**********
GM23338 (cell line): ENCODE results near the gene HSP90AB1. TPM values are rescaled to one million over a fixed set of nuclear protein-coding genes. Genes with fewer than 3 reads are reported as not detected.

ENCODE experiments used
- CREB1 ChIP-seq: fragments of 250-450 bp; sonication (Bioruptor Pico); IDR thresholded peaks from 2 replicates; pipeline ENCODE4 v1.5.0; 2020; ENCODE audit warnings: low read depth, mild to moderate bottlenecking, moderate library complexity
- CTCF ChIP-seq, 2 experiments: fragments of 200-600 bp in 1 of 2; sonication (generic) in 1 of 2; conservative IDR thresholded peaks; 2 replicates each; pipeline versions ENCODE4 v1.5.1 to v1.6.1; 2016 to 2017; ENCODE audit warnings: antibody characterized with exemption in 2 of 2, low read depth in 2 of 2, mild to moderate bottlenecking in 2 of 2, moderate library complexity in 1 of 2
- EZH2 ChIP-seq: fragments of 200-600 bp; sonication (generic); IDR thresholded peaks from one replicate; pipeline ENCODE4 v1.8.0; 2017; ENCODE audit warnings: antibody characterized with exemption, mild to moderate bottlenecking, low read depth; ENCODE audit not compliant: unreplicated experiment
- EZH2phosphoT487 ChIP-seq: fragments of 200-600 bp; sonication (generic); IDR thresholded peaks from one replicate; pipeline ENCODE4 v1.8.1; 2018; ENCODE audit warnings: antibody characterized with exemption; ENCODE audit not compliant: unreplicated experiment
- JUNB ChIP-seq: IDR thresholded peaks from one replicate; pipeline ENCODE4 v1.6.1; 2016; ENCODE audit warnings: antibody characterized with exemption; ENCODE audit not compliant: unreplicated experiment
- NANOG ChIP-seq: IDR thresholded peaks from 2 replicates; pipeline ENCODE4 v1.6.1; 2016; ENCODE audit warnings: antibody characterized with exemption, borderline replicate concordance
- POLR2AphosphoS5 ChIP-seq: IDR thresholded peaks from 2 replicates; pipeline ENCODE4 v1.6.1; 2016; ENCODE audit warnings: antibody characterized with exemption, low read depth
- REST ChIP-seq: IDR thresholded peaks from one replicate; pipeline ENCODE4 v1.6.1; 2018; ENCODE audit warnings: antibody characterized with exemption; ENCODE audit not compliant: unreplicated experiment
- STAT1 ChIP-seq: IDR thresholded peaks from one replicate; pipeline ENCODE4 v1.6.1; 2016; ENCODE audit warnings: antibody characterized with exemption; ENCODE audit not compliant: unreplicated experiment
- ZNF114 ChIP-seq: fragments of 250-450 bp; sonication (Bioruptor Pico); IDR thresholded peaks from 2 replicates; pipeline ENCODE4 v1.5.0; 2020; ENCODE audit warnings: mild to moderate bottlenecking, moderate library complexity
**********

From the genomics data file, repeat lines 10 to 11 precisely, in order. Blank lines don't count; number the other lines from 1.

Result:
- REST ChIP-seq: IDR thresholded peaks from one replicate; pipeline ENCODE4 v1.6.1; 2018; ENCODE audit warnings: antibody characterized with exemption; ENCODE audit not compliant: unreplicated experiment
- STAT1 ChIP-seq: IDR thresholded peaks from one replicate; pipeline ENCODE4 v1.6.1; 2016; ENCODE audit warnings: antibody characterized with exemption; ENCODE audit not compliant: unreplicated experiment